Web Service Helps Non-Office Users Be Compatible - InformationWeek

InformationWeek is part of the Informa Tech Division of Informa PLC

This site is operated by a business or businesses owned by Informa PLC and all copyright resides with them.Informa PLC's registered office is 5 Howick Place, London SW1P 1WG. Registered in England and Wales. Number 8860726.


Web Service Helps Non-Office Users Be Compatible

With AjaxWrite, customers can create documents and save them on a computer's hard drive as a Microsoft Word file. To get people to sign up, the company founder plans to launch new capabilities every week for the next two months.

In choosing word processing first, Robertson is tacking something that has become commoditized for the consumer. The capability is available today as a part of many applications, from email to blogging services, which means Microsoft Office in the future is more likely to be used as a standalone suite among businesses.

Indeed, seeing that trend, Microsoft in November launched its Live initiative to eventually offer all its software as a Web service.

Google this month jumped into the market for Web-based office productivity applications with the purchase of Writely, an online word-processing service that allows users to store and work with text documents. Users can also share selected documents with other Writely users, enabling groups to collaboratively edit documents.

Robertson declined to say how he plans to make money from his service, but said he doesn't plan to support it through advertising. He also is funding the project himself, and does not have any investors.

"The goal here is to get people away from expensive desktop products, and into small, powerful applications that load directly off the Internet," Robertson said.

Robertson has experienced in launching projects with his own money. In February, he launched online music store MP3Tunes.com.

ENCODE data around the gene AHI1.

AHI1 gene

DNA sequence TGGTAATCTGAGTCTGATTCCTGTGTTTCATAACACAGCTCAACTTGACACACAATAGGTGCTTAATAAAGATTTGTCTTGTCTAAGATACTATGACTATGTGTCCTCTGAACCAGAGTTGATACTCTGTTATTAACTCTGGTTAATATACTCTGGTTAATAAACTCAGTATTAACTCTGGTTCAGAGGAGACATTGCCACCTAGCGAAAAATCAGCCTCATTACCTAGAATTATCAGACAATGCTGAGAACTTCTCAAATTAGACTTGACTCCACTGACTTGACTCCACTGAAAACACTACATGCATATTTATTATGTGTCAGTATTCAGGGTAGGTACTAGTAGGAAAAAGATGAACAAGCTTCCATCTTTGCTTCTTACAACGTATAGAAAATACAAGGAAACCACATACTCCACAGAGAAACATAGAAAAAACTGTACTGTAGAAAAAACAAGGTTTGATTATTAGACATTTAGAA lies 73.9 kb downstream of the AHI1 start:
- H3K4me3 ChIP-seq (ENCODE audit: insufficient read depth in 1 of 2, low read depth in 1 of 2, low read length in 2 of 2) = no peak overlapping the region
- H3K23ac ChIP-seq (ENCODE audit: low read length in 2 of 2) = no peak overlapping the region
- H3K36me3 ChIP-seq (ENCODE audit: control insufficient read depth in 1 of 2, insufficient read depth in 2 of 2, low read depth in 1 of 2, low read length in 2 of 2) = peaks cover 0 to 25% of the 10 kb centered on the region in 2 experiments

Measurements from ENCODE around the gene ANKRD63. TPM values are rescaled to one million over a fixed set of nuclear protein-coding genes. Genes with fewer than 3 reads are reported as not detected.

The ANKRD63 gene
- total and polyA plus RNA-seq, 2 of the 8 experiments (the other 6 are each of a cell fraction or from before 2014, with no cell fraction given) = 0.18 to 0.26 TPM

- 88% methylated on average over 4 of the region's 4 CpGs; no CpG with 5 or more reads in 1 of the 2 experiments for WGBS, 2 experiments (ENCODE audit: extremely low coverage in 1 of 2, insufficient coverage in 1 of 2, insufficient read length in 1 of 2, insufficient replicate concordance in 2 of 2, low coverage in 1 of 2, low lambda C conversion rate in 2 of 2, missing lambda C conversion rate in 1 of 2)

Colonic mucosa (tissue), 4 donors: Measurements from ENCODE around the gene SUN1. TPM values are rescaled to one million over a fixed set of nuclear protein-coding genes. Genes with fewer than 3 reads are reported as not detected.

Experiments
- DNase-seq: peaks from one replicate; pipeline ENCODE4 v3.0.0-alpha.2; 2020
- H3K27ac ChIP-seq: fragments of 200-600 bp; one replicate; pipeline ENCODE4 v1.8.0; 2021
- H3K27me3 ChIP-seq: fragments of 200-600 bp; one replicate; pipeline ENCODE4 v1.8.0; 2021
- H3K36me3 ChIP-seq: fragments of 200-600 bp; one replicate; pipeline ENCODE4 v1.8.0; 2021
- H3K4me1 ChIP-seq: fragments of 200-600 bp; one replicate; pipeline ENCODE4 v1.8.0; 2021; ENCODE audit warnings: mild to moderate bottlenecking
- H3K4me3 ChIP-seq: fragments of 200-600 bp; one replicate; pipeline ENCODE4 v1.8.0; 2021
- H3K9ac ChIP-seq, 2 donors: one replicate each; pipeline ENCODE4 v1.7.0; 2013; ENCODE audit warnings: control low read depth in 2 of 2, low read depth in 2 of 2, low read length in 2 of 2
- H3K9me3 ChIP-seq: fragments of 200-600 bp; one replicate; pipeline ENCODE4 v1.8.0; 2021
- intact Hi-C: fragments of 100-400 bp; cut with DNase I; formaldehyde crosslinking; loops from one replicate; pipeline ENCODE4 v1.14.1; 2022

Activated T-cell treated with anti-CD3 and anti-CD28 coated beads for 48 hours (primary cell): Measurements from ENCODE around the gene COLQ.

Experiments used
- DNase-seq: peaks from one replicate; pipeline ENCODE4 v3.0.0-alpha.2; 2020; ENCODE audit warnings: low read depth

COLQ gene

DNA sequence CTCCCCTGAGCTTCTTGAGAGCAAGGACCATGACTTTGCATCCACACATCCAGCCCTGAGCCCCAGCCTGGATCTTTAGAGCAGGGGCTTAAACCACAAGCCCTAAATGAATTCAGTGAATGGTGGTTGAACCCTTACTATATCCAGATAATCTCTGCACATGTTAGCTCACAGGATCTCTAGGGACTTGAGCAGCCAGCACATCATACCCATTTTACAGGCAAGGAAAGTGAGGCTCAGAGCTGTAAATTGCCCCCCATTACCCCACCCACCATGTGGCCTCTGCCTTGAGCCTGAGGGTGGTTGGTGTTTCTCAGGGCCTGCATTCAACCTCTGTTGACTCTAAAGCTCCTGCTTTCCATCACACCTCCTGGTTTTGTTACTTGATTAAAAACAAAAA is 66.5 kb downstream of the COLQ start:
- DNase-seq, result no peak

He launched his original music site MP3.com in 1997. At its height, the portal was the No. 1 music site on the Web with 3 million hits a month. In 2000, however, a federal court ruled that a portion of the service violated copyright law by allowing songs from commercial CDs to be downloaded. Robertson sold MP3.com to Vivendi Universal, which sold it in 2003.

We welcome your comments on this topic on our social media channels, or [contact us directly] with questions about the site.
2 of 2
Comment  | 
Print  | 
More Insights
The State of Cloud Computing - Fall 2020
The State of Cloud Computing - Fall 2020
Download this report to compare how cloud usage and spending patterns have changed in 2020, and how respondents think they'll evolve over the next two years.
2021 Outlook: Tackling Cloud Transformation Choices
Joao-Pierre S. Ruth, Senior Writer,  1/4/2021
Enterprise IT Leaders Face Two Paths to AI
Jessica Davis, Senior Editor, Enterprise Apps,  12/23/2020
10 IT Trends to Watch for in 2021
Cynthia Harvey, Freelance Journalist, InformationWeek,  12/22/2020
Register for InformationWeek Newsletters
Current Issue
2021 Top Enterprise IT Trends
We've identified the key trends that are poised to impact the IT landscape in 2021. Find out why they're important and how they will affect you.
White Papers
Twitter Feed
Sponsored Live Streaming Video
Everything You've Been Told About Mobility Is Wrong
Attend this video symposium with Sean Wisdom, Global Director of Mobility Solutions, and learn about how you can harness powerful new products to mobilize your business potential.
Sponsored Video
Flash Poll